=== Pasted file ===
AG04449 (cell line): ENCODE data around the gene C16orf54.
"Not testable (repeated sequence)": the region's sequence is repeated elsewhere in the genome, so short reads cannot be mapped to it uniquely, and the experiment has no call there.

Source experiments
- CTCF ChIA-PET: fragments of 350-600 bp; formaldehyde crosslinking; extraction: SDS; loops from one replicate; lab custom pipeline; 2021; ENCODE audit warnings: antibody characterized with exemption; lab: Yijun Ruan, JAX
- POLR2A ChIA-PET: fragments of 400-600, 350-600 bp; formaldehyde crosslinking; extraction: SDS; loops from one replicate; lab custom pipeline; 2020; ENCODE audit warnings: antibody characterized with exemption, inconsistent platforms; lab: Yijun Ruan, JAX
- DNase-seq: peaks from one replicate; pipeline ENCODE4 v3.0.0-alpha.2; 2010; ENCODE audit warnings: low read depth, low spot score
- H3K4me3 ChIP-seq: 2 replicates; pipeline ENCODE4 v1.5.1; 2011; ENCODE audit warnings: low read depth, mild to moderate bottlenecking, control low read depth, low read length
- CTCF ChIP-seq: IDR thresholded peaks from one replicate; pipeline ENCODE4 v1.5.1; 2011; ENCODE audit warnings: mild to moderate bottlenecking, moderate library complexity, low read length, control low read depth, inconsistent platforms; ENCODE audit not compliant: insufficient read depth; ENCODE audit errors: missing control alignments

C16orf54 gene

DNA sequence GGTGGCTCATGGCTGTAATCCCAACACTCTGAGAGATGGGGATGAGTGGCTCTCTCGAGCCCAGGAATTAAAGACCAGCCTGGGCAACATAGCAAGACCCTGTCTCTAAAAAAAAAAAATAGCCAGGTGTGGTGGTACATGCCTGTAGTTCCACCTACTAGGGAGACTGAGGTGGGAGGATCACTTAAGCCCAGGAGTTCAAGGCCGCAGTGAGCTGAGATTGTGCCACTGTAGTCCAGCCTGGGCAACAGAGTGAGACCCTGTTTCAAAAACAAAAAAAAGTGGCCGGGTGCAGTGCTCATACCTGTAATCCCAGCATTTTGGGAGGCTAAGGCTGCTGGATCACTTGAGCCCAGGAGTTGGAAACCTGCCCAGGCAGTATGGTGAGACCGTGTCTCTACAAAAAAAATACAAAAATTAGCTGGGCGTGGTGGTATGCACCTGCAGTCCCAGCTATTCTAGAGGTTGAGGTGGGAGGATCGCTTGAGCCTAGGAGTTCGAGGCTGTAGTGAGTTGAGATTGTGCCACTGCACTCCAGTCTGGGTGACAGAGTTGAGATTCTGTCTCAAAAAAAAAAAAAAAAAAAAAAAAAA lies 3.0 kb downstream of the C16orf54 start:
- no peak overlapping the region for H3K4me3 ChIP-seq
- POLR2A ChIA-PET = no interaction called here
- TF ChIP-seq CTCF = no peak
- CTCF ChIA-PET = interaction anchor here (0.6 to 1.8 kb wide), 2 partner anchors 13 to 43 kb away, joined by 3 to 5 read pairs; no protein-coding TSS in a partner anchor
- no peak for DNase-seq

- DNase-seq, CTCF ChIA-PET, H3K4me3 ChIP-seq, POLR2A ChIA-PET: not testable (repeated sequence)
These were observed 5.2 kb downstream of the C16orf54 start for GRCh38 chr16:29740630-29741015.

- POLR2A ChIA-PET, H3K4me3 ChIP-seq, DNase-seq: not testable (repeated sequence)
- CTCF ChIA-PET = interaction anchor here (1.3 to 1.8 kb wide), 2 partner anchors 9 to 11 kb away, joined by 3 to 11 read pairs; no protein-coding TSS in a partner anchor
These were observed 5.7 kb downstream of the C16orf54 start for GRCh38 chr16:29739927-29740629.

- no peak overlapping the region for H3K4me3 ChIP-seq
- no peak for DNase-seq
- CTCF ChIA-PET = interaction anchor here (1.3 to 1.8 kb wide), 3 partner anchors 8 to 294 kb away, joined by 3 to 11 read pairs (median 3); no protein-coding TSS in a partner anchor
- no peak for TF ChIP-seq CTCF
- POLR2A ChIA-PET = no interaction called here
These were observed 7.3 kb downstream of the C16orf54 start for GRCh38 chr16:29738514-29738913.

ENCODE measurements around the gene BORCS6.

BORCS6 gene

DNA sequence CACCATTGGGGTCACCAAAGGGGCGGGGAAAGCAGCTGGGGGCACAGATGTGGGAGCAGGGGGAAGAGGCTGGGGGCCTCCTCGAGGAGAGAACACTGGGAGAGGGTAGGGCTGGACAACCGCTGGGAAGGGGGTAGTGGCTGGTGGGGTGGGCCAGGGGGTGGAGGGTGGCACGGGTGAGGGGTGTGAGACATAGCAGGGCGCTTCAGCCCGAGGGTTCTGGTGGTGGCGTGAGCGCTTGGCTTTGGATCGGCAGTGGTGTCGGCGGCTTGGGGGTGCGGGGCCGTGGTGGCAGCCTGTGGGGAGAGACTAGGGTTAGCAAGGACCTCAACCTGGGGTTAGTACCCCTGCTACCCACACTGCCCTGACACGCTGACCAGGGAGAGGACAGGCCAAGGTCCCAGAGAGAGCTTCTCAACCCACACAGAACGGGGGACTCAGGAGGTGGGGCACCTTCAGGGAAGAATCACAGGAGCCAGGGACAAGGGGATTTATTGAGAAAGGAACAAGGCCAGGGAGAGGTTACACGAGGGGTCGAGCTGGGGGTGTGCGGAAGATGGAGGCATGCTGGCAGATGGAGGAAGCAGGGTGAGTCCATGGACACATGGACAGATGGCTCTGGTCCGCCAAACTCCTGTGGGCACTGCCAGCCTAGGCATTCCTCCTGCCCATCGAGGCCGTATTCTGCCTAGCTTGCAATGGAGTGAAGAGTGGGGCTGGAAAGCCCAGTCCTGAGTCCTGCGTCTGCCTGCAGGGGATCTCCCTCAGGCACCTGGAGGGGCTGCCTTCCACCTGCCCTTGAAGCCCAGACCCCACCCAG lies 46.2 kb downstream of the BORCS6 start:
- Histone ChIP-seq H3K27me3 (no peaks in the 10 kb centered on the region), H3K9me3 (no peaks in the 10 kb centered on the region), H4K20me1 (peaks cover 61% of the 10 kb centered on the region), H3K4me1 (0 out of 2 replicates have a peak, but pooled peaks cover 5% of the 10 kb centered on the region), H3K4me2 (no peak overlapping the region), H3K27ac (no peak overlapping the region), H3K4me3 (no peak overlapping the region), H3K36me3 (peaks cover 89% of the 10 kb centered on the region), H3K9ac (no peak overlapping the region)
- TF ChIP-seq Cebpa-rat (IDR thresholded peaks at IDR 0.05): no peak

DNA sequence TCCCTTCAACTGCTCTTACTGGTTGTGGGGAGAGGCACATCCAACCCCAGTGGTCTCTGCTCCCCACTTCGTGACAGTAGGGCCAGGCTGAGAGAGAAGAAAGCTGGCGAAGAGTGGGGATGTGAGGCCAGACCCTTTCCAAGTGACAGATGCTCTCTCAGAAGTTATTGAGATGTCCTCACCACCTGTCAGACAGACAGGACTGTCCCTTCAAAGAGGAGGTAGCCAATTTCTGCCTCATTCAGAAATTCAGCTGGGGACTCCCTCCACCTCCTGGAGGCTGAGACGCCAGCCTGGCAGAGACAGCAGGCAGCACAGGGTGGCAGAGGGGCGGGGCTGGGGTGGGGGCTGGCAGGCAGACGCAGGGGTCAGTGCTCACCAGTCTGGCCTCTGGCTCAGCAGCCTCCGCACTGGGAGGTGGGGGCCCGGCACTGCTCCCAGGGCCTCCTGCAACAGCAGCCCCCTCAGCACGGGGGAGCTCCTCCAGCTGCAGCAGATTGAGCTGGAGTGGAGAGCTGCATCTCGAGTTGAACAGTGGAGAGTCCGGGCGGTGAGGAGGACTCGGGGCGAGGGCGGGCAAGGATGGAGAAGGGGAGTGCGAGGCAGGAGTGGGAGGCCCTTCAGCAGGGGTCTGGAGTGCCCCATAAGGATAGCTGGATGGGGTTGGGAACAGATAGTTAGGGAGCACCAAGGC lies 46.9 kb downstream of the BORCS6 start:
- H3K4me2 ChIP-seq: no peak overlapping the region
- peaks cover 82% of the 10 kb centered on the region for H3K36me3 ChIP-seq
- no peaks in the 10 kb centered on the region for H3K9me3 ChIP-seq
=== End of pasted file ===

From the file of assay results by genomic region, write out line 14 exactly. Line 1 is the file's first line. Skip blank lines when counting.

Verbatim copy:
- CTCF ChIA-PET = interaction anchor here (0.6 to 1.8 kb wide), 2 partner anchors 13 to 43 kb away, joined by 3 to 5 read pairs; no protein-coding TSS in a partner anchor